According to Nefertiti Nowell, PhD, a clinical therapist and founder of Nowell and Associates in Naperville, Illinois, we should brace for major fallout in the months and even years to come. “We’re dealing with the Covid epidemic now, and my fear is that we’ll be dealing with a mental health epidemic next,” Nowell says. “As of March 16, these young people’s lives and dreams were basically stopped. We’re going to have a lot of depression, anxiety and impulsivity ahead.”

Do you feel depressed?

Take our 2-minute Depression quiz to see if you may benefit from further diagnosis and treatment.


The Great Depression Of The Class Of 2020

Those last few months as a high school senior are normally filled with treasured rites of passage like prom, ditch day, and graduation. But for the Class of 2020, there was to be no pomp and circumstance—literally or figuratively.

The onset of the novel coronavirus pandemic in March necessitated swift and sudden school closures across the country, with the majority of students being dismissed for a Spring Break without end. Overnight, everything changed: They found themselves housebound, stripped of their freedoms, stranded from their social circles, and thrust into the unknown territory of virtual learning.

One by one, much-anticipated milestones were unceremoniously postponed. Then canceled. In some cases, replaced with remote alternatives that, while well-intentioned, hardly served as adequate substitutes.

And while grappling with all of these unwelcome changes, millions of college-bound kids have also been confronted with an even more unpredictable future: A freshman year that’s destined to look and feel unlike any other. Carefree parties, giddy orientations, and horizon-broadening classroom discussions will be supplanted by gradual phase-ins, social distancing, and experimental hybrid curriculums.

If it sounds like a recipe for turmoil and trouble, well, it is. So, what happens when this already vulnerable group gets hit with a relentless gauntlet of loss, disappointment, and uncertainty? It could set the stage for an unprecedented surge in depression and anxiety.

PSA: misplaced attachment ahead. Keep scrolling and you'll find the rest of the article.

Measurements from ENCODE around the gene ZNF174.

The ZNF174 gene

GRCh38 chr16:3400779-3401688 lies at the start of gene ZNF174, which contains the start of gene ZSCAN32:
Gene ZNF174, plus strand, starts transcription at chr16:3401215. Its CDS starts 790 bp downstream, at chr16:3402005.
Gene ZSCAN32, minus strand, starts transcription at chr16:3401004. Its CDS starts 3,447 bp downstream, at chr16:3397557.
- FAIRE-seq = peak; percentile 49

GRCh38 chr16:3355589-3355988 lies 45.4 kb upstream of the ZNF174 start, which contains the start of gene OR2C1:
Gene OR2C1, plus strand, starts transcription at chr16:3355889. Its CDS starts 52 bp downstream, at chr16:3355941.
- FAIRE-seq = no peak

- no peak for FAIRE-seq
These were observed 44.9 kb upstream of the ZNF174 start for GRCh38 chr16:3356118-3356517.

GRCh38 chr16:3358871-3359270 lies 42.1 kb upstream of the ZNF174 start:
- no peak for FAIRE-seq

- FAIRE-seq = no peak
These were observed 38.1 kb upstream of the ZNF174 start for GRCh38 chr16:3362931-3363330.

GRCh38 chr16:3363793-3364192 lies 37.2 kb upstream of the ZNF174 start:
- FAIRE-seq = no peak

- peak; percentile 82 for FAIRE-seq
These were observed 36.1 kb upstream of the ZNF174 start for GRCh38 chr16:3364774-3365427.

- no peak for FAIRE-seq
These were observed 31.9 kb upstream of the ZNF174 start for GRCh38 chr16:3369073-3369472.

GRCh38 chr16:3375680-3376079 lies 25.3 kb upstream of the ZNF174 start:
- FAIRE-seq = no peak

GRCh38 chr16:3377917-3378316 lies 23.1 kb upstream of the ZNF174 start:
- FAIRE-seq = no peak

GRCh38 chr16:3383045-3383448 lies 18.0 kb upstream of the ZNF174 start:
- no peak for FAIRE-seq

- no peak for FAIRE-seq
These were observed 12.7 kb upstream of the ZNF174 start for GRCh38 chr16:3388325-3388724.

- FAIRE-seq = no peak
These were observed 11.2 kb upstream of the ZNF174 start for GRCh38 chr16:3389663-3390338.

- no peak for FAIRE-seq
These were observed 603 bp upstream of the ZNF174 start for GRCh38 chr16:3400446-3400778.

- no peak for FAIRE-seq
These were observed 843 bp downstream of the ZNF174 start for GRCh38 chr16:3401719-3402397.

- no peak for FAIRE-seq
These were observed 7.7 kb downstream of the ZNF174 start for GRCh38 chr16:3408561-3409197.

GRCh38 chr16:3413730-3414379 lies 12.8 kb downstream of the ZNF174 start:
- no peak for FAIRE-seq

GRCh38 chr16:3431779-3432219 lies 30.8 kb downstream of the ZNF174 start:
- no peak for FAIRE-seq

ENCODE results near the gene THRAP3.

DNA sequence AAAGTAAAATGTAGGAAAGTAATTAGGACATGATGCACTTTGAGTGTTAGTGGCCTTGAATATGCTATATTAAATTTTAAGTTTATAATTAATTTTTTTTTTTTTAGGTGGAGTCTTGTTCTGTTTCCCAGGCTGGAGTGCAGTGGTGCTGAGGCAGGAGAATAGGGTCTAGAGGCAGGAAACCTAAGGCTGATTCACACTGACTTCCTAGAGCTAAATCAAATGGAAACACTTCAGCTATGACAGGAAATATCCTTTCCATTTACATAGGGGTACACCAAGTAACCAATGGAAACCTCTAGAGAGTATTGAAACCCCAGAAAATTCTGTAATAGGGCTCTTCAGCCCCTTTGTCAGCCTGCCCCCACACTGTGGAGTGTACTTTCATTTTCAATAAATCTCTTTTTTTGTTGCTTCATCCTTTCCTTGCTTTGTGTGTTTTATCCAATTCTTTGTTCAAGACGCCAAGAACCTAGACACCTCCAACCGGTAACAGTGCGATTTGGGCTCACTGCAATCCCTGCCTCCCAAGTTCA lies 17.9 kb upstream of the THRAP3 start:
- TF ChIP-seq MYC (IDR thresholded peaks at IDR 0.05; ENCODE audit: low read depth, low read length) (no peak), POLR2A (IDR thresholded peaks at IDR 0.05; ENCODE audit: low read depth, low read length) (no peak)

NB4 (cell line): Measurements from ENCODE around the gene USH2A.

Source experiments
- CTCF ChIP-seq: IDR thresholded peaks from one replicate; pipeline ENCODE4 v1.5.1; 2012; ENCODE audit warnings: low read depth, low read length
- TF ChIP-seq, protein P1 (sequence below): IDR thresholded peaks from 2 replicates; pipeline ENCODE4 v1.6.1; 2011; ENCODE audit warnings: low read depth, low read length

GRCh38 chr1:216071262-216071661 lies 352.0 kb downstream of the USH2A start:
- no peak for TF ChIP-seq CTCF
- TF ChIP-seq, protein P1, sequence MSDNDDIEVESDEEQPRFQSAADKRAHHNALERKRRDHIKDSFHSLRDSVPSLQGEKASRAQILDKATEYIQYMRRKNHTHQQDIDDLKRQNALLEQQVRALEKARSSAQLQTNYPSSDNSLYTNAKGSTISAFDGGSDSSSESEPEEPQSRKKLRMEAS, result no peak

“The sense of isolation, the change in routines, the panic and confusion over what the future holds: It’s like the perfect storm,” says Josh Godinez, a school counselor at Centennial High School in Corona, CA, and president elect of the California Association of School Counselors.

According to Nefertiti Nowell, PhD, a clinical therapist and founder of Nowell and Associates in Naperville, Illinois, we should brace for major fallout in the months and even years to come. “We’re dealing with the Covid epidemic now, and my fear is that we’ll be dealing with a mental health epidemic next,” Nowell says. “As of March 16, these young people’s lives and dreams were basically stopped. We’re going to have a lot of depression, anxiety and impulsivity ahead.”

Do you feel depressed?

Take our 2-minute Depression quiz to see if you may benefit from further diagnosis and treatment.


The Great Depression Of The Class Of 2020

Those last few months as a high school senior are normally filled with treasured rites of passage like prom, ditch day, and graduation. But for the Class of 2020, there was to be no pomp and circumstance—literally or figuratively.

The onset of the novel coronavirus pandemic in March necessitated swift and sudden school closures across the country, with the majority of students being dismissed for a Spring Break without end. Overnight, everything changed: They found themselves housebound, stripped of their freedoms, stranded from their social circles, and thrust into the unknown territory of virtual learning.

One by one, much-anticipated milestones were unceremoniously postponed. Then canceled. In some cases, replaced with remote alternatives that, while well-intentioned, hardly served as adequate substitutes.

And while grappling with all of these unwelcome changes, millions of college-bound kids have also been confronted with an even more unpredictable future: A freshman year that’s destined to look and feel unlike any other. Carefree parties, giddy orientations, and horizon-broadening classroom discussions will be supplanted by gradual phase-ins, social distancing, and experimental hybrid curriculums.